In my creative writing class this week, we are discussing revision. I’m having them read Raymond Carver’s “What We Talk About When We Talk About Love” and The New Yorker article titled “Rough Crossings” about Carver and Gordon Lish’s troubled but significant writer/editor relationship.
In having my students read both texts, I hope for them to gain a sense of how much editing must occur before a work of literature emerges in its final, publishable form. I want them to understand that, unlike Athena from Zeus’s skull, their stories don’t spring from their brains fully formed and fall to the page ready to go—a romantic notion, I’m afraid, many teenagers (and adults) hold on to far longer than they should.
Of course, revision has been on my mind a lot recently. By the new year, I will have completed another intensive revision of my novel. At this point, I’m so close to it—my nose inches from the paper—that I have a hard time really knowing if my revision has been successful. I find this lack of perspective maddening, because only weeks or months away from my manuscript can provide the distance that will allow me to see whether or not I’ve been successful. But I can’t take this time. My relationship with this story has to be constantly evolving, it seems, or it will become burdensome. I must push through to the end, seeing only a few feet before my face, or I’ll lose momentum.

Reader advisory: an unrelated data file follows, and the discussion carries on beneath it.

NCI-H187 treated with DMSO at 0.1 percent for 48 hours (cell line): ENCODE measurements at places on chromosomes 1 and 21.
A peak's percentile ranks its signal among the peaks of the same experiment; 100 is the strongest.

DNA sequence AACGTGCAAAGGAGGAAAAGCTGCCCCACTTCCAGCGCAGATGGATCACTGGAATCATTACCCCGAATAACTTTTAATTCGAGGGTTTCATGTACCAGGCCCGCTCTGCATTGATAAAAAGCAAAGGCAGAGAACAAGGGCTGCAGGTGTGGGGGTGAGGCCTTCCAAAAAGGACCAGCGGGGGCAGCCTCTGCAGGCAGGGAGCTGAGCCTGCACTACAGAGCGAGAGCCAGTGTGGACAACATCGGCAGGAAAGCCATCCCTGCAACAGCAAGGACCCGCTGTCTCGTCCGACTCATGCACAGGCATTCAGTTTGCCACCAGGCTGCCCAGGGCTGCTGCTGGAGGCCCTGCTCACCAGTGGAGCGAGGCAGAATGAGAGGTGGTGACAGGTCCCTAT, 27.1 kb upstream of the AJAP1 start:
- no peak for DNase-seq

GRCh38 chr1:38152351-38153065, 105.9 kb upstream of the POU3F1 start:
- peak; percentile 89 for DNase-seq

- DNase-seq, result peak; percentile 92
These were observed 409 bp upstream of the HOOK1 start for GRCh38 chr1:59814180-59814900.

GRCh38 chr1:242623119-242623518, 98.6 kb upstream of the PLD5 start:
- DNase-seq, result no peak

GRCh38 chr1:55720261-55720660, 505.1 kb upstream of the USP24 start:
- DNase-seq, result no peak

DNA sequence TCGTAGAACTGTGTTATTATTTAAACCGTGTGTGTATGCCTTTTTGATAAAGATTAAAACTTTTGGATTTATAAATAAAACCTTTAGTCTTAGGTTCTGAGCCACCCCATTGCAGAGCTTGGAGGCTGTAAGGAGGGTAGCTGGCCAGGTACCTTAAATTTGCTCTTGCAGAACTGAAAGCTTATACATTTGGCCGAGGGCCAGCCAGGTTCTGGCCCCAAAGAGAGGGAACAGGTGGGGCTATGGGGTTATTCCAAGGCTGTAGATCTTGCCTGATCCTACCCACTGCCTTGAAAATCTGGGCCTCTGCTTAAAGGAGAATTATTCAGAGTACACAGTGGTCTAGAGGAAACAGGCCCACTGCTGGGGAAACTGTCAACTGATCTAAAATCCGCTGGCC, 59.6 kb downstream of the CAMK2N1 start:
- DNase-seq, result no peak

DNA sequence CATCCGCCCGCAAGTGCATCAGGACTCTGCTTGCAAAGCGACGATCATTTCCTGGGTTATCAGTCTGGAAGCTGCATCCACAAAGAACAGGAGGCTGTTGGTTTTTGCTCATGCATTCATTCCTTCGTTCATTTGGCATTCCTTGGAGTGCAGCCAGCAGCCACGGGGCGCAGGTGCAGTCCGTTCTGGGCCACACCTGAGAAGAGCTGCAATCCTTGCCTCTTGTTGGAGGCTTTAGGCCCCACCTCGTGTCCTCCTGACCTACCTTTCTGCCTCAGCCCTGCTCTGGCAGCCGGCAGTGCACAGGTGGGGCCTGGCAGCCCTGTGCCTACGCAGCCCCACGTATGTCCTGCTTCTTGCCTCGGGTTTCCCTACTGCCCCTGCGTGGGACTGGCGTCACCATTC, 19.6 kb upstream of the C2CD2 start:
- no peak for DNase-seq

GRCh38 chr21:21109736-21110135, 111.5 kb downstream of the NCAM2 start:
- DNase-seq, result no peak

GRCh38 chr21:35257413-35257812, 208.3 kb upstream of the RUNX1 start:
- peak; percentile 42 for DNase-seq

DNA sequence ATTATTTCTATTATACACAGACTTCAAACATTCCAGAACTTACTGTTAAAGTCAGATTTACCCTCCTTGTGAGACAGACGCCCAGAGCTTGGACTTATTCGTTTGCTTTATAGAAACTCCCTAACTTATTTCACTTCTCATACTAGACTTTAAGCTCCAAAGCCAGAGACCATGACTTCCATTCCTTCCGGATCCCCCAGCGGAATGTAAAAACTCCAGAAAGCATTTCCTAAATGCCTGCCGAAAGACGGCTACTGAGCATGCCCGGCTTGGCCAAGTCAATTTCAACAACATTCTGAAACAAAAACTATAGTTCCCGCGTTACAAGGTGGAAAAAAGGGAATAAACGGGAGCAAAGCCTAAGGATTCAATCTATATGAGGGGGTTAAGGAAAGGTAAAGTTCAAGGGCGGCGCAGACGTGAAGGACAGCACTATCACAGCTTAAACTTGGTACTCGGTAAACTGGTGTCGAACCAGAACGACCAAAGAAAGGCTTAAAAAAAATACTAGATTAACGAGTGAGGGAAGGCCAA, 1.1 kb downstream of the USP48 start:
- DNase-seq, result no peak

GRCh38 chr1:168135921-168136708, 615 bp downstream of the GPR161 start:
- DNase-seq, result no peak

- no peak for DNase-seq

So, I crave perspective, but have little way of achieving it at the moment. I’m looking forward to the day (oh let it be so!) that I’ll be able to have a relationship with a good editor. Of course, I want to avoid the horrible emotional tangle of Carver and Lish’s relationship—The New Yorker article seems to serve as a sort of warning—but I can’t help but yearn for a fresh perspective on my work.